Either way, a continued downtrend in mortality rates is a massive positive for the economic outlook.  To state the obvious, a lower risk of death is critical to boosting confidence enough for consumers and businesses to fully reengage.  



Cross currents continue to categorize the FX markets.  The bull case for the euro stems from the strong pandemic driven fiscal response with several key countries, including Germany, turning expansionary.  While caution is advised in extrapolating the steps taken into a full blown fiscal union, the removal of some negative risk premium is warranted as positive progress has been made.  Opposition still exists from the frugal four so the risk is for the final version to be a watered down derivative of the original proposal.  Nevertheless, the signaling aspect of the EU’s collective step towards fiscal integration should put a floor underneath the euro.  Conversely, rising infection rates around the world puts uncertainty around the prospects of reopening.  Nevertheless, there is little political will for renewed blanket shutdowns, which means the reopening process should continue and support cyclical currencies.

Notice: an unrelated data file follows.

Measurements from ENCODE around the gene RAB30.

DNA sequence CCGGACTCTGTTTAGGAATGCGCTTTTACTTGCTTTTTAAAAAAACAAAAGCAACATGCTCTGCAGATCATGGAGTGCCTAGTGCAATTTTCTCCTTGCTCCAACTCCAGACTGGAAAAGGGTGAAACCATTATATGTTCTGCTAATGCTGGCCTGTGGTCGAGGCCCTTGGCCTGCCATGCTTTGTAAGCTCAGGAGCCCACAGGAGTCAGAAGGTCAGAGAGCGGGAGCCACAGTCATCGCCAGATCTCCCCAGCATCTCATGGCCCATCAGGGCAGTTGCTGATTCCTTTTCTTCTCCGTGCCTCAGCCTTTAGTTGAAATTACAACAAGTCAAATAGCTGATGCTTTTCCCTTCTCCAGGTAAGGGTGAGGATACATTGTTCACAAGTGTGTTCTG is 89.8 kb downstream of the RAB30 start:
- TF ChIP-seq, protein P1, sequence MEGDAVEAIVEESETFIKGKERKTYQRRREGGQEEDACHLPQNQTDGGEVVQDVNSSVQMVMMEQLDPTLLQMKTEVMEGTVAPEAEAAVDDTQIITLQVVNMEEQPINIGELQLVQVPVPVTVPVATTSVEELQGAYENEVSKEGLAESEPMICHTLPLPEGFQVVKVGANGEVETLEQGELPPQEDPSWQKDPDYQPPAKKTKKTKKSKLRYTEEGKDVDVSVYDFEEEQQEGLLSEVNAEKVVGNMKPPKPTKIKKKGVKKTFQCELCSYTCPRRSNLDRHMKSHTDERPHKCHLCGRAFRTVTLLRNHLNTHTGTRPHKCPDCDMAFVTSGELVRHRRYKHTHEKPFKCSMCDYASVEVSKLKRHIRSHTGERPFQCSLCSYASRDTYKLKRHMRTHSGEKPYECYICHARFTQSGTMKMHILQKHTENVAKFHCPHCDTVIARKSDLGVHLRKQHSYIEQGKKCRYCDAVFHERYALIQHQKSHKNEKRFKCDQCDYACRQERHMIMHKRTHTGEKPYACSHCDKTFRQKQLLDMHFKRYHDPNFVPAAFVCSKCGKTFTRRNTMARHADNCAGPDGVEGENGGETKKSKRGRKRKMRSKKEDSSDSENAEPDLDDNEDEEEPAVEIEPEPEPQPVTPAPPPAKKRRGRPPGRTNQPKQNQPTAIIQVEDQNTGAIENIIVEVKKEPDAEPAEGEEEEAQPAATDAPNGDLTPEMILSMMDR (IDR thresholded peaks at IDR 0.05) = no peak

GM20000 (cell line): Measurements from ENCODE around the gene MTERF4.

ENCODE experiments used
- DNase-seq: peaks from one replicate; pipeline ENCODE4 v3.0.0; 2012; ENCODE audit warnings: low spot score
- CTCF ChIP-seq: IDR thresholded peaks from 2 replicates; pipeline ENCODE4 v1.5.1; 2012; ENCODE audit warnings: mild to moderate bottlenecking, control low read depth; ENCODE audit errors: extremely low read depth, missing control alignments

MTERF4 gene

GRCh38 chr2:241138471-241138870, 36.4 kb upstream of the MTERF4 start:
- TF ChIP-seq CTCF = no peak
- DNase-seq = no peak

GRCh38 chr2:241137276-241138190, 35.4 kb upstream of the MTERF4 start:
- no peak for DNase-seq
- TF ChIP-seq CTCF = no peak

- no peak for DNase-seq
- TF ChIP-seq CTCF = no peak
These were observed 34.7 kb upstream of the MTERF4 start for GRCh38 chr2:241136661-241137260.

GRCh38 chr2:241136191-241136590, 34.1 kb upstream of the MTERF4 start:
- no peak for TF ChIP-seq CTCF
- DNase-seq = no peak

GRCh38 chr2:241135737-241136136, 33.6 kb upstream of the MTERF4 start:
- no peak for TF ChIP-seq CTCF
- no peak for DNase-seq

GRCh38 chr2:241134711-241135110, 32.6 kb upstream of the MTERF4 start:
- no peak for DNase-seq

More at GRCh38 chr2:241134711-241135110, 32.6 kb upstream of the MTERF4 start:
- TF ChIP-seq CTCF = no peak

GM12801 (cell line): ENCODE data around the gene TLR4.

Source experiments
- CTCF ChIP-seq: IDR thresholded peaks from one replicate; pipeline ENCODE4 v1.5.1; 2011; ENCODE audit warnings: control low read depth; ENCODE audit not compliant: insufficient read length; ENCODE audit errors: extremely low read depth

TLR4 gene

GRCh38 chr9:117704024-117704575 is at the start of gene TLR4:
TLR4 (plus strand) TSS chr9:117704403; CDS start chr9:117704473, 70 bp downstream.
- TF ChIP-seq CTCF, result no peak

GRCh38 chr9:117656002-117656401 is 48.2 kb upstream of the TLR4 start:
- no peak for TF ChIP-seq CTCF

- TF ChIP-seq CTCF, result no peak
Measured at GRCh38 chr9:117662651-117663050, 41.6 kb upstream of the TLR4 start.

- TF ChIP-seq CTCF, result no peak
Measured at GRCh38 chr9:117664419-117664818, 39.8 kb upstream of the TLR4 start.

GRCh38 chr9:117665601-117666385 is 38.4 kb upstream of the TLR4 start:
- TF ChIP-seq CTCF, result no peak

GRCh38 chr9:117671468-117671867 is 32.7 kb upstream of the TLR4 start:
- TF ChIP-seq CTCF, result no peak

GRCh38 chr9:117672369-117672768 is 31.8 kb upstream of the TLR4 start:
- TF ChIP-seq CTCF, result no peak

The UK government has started to lay the groundwork for ending its Furlough Program as the UK is fully pushing ahead with re-opening.  Additionally, Brexit negotiations are back in focus with face-to-face meetings scheduled.  Flow data this past week has shown decent two way interest in sterling.    In the near term, expect headlines around Brexit talks to drive the currency as a decision needs to be made on whether or not to request an extension.  


The yen has traded in a narrow range since the middle of June, but looking ahead, the bias is skewing towards yen appreciation.  Japan is facing a prolonged period of disinflation, if not outright deflation.  Conversely, inflation expectations are rising in the US, making it likely that real rates will rise faster in Japan than the US and support yen appreciation.  On a global level, expect safe haven currencies, such as the yen, to continue to be moved by overall market sentiment.  With infection rates rising, the risk skews towards re-openings getting delayed and safe haven currencies being supported.  As a final note, investment outflows have picked up again after a period muted activity.


Over a longer window, the CAD has strengthened on re-opening optimism.  However, over the past week, the CAD was the G10’s second worst performing currency as concerns of rising virus infections build.  Despite the CAD’s run of strength through the first half of June, we have been bearish on the CAD due to its unique vulnerabilities to the COVID-19 crisis.  Expect USDCAD to remain range bound and markets to weigh the positives from policy support with the risks from rising infections.